By Kiana Wilburg
In an effort to fulfill its development objectives for Guyana, the Government will have to form partnerships with private partners. This collaboration will see private sector members participating more fully in procuring and financing infrastructural projects and services in the public sector.
To guide this Public Private Partnership (PPP), the Government recently adopted a policy framework that is intended to ensure value for every dollar invested in the Public Sector Investment Programme (PSIP).
This was recently expressed by Minister of Finance, Winston Jordan, at the 48th annual meeting of the Board of Governors of the Caribbean Development Bank (CDB). The event was held in St. George’s, Grenada.
The Finance Minister shared that the framework was laid in Parliament on April 26, 2018. He said that the document provides a structured platform for the local and external private sector to meaningfully engage the Government in achieving its national development agenda.
As Guyana rapidly approaches oil producer status, with the attendant massive inflow of new resources, Jordan said that the inclusiveness of all stakeholders in national development becomes a pressing imperative.
As such, Jordan noted that the document is a timely one.
According to the document, it is Government’s intention to encourage innovation in as many areas as possible. The Government noted that traditionally, PPPs have been applied to the infrastructure sector – in particular, in infrastructure, electricity, telecommunication, water, transport and solid waste sectors, and increasingly in the social (health and education) and Information sectors.
In the early stages of developing PPPs, Government said it will focus on the following key areas of development: the Demerara Harbour Bridge, the Linden-Lethem road link, the Deep Water Harbour and Container Port, the Mini and Maxi Hydro Plants and Energy Farms, Plantation Agriculture, the Modernization and Dredging of Port Georgetown, the Milk Plant for Guyana, the Information Technology farm; and Agro-industrial and Small Manufacturing arks.
The Government notes that the benefits and advantages of PPPs can be significant when they are well designed and implemented in a balanced regulatory framework.
It noted; however, that those positive outcomes have to be earned through projects that can catalyze development, are financially viable, will minimize impact on the national debt and can favourably affect Gross Domestic Product (GDP) growth.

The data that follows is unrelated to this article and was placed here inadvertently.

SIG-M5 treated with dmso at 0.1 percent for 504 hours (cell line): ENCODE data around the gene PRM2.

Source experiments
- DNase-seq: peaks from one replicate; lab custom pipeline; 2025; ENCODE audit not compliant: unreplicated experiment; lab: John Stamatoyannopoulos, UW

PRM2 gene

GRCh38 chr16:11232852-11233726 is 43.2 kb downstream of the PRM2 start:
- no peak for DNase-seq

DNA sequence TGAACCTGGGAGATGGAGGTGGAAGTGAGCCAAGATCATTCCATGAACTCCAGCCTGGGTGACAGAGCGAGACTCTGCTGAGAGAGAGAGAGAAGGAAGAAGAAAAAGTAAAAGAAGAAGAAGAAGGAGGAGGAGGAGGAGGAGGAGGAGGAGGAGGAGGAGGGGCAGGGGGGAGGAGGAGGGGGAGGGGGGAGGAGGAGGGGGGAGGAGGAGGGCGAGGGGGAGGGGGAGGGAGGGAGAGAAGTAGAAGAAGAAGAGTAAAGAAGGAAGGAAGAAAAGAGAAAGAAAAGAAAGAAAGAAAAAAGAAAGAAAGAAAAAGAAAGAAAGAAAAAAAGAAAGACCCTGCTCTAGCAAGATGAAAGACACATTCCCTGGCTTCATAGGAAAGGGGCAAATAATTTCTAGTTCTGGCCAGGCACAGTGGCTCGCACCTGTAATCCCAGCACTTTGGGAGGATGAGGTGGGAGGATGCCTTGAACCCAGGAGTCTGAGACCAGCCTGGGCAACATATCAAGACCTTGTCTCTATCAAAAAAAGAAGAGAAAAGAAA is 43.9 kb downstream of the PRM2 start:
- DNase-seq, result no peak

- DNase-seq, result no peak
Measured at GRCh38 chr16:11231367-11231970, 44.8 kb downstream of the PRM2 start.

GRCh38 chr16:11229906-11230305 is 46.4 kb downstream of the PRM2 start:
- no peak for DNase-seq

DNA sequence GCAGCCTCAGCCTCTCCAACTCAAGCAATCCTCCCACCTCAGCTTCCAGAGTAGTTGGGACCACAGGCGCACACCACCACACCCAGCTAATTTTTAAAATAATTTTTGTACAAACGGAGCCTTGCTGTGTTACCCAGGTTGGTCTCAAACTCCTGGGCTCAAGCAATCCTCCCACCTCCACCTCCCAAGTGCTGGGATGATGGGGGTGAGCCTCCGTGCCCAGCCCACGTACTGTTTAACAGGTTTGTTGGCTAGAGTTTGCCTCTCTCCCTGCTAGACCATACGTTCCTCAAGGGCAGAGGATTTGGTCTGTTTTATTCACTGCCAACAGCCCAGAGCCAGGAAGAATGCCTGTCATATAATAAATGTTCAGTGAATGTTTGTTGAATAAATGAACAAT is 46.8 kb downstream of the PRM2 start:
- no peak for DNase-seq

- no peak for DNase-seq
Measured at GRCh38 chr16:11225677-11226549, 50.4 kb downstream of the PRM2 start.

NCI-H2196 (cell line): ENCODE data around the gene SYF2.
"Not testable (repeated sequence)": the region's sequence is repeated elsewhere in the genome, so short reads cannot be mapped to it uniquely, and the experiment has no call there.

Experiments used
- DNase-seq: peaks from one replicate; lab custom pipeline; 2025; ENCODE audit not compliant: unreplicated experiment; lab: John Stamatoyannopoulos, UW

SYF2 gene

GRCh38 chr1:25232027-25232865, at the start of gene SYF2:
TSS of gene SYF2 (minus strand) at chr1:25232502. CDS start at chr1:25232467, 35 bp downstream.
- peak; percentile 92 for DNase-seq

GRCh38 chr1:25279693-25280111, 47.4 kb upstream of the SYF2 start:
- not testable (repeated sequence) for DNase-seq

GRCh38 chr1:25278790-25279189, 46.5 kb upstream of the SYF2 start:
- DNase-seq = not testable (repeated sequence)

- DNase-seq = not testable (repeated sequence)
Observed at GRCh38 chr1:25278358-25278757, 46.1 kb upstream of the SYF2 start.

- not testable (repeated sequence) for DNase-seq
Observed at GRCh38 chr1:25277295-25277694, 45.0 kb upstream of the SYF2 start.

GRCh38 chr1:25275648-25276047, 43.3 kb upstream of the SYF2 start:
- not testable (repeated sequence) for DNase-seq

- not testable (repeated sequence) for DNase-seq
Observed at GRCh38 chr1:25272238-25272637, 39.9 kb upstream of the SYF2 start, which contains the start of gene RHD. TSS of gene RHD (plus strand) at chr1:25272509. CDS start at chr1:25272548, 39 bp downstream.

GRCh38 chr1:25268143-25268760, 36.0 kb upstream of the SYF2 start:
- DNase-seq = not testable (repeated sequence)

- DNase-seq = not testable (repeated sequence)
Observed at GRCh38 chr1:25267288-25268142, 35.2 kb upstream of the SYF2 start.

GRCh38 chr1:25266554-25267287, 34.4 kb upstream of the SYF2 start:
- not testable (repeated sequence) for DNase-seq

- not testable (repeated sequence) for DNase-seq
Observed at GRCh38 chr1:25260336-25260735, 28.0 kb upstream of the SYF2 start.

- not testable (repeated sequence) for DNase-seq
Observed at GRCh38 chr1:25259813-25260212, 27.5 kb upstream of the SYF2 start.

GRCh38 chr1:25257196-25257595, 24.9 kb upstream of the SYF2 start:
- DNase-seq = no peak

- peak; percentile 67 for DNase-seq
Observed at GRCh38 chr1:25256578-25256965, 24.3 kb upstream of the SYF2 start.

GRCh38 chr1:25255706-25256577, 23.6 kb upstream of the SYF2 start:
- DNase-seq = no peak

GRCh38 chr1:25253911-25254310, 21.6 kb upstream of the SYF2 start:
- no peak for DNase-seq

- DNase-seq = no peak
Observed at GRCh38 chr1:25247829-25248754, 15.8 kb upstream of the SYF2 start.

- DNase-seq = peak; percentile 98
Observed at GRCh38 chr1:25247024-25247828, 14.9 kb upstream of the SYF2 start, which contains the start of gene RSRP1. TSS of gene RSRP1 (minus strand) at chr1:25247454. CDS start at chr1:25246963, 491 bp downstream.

To achieve this, the Government said that creative, competitive and transparent procurement processes as well as clearly articulated policies and procedures followed by thorough due diligence, must be applied.
It said that there are, therefore, certain key pre-conditions that need to be present in the policy framework for PPPs, as they are critical to delivering successful outcomes.
It said that these preconditions have been identified as affordability, the legislative environment, institutional arrangements and capacity building.
On the issue of affordability, the Government pointed out that this is a key requirement of all PPP projects. It said that the options must be affordable both to Government, and the public, given competing priorities and commitments.
The Government said that the rationale for PPPs is improved management of scarce resources, better risk allocation and more efficient and cost-effective delivery of services.
The Government said however, it should be noted that while the private sector may be willing to finance and deliver infrastructure and services through PPPs, only users or taxpayers can pay for these goods and services. It stressed that affordability, therefore, acts as a real constraint, and public bodies will need to give considerable thought to the selection of potential PPP projects, ensuring always that their choices are in line with Government’s policy priorities and objectives.
With respect to the legislative environment, the Government said that Guyana already has many of the ingredients required for a successful PPP programme: a stable administration; an independent judiciary; a robust Procurement Act and mechanism; and reasonably well-performing public institutions.
“However, political and regulatory risks can be potential barriers to effective PPP implementation. A new PPP regulatory framework will be approved to provide further and concrete evidence of Government’s commitment to a PPP policy and to establish the principles and rules with which all public bodies will be required to comply.”
As for institutional arrangements, the Government contended in its policy that international experience suggests that identifying and establishing clear and unambiguous institutional functions at the onset of a county’s PPP programme, greatly assists in successful PPP implementation.
It said that while institutional roles and responsibilities may change over time, as Government’s experience with PPP’s grow, the following public institutions will have integral roles in the programme: the Ministry of Finance, Ministry of Public Infrastructure, and the Ministry of Business.
The Government said that strategic direction of the Government’s PPP programme will be the responsibility of a Steering Committee. A PPP Core Team, within the Ministry of Finance will act as the Secretariat to the Steering Committee and as a focal point for the day-to-day management of the programme.
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